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KMT presidential candidate may visit U.S. in August or September

2015/06/20 13:46:18

Taipei, June 20 (CNA) Arrangements will be made for Hung Hsiu-chu (洪秀柱), the ruling Kuomintang's likely candidate for the 2016 presidential election, to visit the United States later this year, KMT Chairman Eric Chu said Saturday.

Such arrangements will begin after Hung is confirmed as the party's official candidate at the party's national convention set for July 19, Chu said.

The KMT will communicate with the U.S. side on the date of Hung's visit, and August and September are both possible times, he said.

In addition to meeting with U.S. officials, another purpose of Hung's U.S. visit is to win the support of Taiwanese expatriates there, he said.

KMT spokesman Yang Wei-chung (楊偉中), meanwhile, also said the KMT has been planning to have its presidential candidate visit the United States.

"Hung Hsiu-chu is now our candidate, we will make arrangements for her to visit the Unite States soon," Yang said.

Following a tradition set by former President Chen Shui-bian (陳水扁) when he was running in the 2000 election, major Taiwanese presidential candidates have since made similar trips to the United States during their campaign.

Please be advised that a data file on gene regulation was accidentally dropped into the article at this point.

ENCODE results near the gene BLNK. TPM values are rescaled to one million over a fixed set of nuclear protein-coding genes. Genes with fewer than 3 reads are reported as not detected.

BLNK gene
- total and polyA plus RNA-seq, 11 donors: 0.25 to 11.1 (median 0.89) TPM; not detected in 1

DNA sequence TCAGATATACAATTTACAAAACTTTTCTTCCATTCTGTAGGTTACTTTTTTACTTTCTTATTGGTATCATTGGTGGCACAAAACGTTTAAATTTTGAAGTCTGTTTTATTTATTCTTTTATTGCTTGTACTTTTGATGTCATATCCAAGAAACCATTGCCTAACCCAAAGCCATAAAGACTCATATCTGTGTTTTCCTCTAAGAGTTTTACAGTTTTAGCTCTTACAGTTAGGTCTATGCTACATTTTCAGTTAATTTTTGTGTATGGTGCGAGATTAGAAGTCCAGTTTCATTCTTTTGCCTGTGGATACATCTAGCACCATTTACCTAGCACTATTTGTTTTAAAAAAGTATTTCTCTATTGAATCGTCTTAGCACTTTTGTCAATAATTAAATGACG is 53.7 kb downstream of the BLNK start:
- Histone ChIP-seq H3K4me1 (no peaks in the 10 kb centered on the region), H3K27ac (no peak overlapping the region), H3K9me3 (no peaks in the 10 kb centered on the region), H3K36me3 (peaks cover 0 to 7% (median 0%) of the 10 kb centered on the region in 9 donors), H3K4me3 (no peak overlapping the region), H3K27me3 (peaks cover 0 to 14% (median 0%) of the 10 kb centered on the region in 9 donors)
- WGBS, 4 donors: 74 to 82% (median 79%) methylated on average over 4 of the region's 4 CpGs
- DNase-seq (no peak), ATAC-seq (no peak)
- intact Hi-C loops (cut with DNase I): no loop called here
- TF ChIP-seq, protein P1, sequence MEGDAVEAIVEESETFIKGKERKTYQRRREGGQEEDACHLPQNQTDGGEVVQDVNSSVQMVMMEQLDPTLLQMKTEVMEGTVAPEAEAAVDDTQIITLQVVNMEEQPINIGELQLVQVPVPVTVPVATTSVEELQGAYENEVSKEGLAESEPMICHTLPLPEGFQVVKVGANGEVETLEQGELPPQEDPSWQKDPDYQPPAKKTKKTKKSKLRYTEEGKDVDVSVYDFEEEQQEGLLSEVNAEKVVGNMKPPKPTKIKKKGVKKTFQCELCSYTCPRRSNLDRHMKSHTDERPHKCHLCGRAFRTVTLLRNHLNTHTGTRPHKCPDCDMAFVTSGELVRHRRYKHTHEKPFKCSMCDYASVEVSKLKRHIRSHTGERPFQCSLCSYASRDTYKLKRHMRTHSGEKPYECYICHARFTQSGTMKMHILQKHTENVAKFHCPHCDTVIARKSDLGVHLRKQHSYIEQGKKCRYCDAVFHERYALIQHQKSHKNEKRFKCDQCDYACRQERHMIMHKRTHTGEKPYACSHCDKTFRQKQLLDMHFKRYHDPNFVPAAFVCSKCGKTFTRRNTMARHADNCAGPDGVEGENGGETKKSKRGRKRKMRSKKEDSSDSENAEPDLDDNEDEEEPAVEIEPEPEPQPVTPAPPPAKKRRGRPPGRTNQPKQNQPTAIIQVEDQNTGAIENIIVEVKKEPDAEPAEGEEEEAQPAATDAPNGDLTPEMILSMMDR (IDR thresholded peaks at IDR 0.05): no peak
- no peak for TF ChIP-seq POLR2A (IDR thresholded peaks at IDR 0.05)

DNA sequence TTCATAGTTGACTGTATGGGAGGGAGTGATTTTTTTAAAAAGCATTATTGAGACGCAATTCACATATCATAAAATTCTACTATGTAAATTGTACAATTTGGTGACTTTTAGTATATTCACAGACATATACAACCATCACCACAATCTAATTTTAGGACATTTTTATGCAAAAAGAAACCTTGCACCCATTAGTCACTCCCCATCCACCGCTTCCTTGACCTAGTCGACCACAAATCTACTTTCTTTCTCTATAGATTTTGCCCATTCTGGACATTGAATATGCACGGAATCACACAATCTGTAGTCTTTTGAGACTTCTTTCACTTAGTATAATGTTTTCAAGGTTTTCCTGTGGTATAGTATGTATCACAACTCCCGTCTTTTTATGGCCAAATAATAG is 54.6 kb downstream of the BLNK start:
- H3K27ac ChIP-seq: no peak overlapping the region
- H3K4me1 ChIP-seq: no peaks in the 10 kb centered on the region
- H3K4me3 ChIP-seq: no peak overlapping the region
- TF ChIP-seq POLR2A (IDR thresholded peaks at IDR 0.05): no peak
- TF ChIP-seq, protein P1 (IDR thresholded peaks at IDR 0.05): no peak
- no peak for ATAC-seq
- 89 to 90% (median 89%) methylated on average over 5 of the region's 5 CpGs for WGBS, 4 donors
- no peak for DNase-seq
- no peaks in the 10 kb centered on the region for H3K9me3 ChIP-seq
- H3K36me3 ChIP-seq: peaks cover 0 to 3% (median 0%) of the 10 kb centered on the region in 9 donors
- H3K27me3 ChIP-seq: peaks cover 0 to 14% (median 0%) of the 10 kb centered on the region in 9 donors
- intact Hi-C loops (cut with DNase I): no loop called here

In addition to raising funds and rallying supporters overseas, it is widely believed in Taiwan that contacts with American officials on U.S. soil and the media coverage generated by the meetings can help boost the standing of individual candidates, especially if the candidate is perceived to have been accorded courteous treatment while in Washington.

Tsai Ing-wen (蔡英文), the candidate of the opposition Democratic Progressive Party (DPP), made such a trip that received generally positive coverage in the local press.

While in Washington, she held talks with State Department and White House officials including Deputy U.S. Secretary of State Antony Blinken in meetings played up by the Taiwanese media.

In order not to lose ground, a front-page story in Saturday's edition of China Times said that Hung's allies believe it is necessary for Hung to make a similar trip before the election.

The paper quoted an unidentified source in the KMT as saying that the U.S. administration is unlikely to support any particular candidate in the upcoming election and is not treating Tsai as Taiwan's next president.

Improvements in U.S.-Taiwan relations in recent years resulted from efforts made by President Ma Ying-jeou (馬英九) and his KMT administration and Tsai "should not be allowed to reap the harvest," the source was quoted as saying.

When asked about a possible U.S. visit by Hung, the American Institute in Taiwan's director in Taipei Kin Moy said Wednesday that she would be accorded the same level of courtesy as Tsai.

Both women are trying to become Taiwan's first female president. Ma will step down in May 2016 after serving two four-year terms.

(By Justin Su, Claudia Liu, Jay Chen and Y.F. Low)
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